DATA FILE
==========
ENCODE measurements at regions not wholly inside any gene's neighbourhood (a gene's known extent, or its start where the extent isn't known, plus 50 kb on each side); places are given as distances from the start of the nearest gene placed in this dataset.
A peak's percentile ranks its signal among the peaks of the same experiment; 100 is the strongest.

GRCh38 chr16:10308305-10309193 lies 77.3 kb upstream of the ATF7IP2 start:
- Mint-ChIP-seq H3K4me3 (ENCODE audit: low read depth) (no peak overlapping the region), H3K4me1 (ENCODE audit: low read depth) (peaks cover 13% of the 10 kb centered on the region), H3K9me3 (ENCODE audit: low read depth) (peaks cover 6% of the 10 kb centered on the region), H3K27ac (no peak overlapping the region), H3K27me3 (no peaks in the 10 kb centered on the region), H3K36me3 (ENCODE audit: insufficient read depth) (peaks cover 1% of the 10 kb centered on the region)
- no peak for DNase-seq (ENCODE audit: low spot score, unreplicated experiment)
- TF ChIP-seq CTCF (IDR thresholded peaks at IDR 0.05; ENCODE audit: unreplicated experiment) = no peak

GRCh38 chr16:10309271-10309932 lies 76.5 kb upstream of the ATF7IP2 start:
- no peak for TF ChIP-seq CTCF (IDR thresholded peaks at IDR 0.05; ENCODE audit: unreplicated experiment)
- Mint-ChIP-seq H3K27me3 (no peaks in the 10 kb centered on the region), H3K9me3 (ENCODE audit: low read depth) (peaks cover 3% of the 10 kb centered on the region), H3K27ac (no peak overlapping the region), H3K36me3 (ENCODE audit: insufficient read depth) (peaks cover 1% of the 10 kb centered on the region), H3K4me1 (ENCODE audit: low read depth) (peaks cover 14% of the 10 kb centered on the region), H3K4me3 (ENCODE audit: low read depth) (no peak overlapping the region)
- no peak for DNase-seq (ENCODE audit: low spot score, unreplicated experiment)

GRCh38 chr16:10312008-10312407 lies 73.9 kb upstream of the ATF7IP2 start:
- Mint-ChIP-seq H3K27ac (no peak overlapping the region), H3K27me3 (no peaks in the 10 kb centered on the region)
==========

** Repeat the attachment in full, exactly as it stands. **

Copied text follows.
ENCODE measurements at regions not wholly inside any gene's neighbourhood (a gene's known extent, or its start where the extent isn't known, plus 50 kb on each side); places are given as distances from the start of the nearest gene placed in this dataset.
A peak's percentile ranks its signal among the peaks of the same experiment; 100 is the strongest.

GRCh38 chr16:10308305-10309193 lies 77.3 kb upstream of the ATF7IP2 start:
- Mint-ChIP-seq H3K4me3 (ENCODE audit: low read depth) (no peak overlapping the region), H3K4me1 (ENCODE audit: low read depth) (peaks cover 13% of the 10 kb centered on the region), H3K9me3 (ENCODE audit: low read depth) (peaks cover 6% of the 10 kb centered on the region), H3K27ac (no peak overlapping the region), H3K27me3 (no peaks in the 10 kb centered on the region), H3K36me3 (ENCODE audit: insufficient read depth) (peaks cover 1% of the 10 kb centered on the region)
- no peak for DNase-seq (ENCODE audit: low spot score, unreplicated experiment)
- TF ChIP-seq CTCF (IDR thresholded peaks at IDR 0.05; ENCODE audit: unreplicated experiment) = no peak

GRCh38 chr16:10309271-10309932 lies 76.5 kb upstream of the ATF7IP2 start:
- no peak for TF ChIP-seq CTCF (IDR thresholded peaks at IDR 0.05; ENCODE audit: unreplicated experiment)
- Mint-ChIP-seq H3K27me3 (no peaks in the 10 kb centered on the region), H3K9me3 (ENCODE audit: low read depth) (peaks cover 3% of the 10 kb centered on the region), H3K27ac (no peak overlapping the region), H3K36me3 (ENCODE audit: insufficient read depth) (peaks cover 1% of the 10 kb centered on the region), H3K4me1 (ENCODE audit: low read depth) (peaks cover 14% of the 10 kb centered on the region), H3K4me3 (ENCODE audit: low read depth) (no peak overlapping the region)
- no peak for DNase-seq (ENCODE audit: low spot score, unreplicated experiment)

GRCh38 chr16:10312008-10312407 lies 73.9 kb upstream of the ATF7IP2 start:
- Mint-ChIP-seq H3K27ac (no peak overlapping the region), H3K27me3 (no peaks in the 10 kb centered on the region)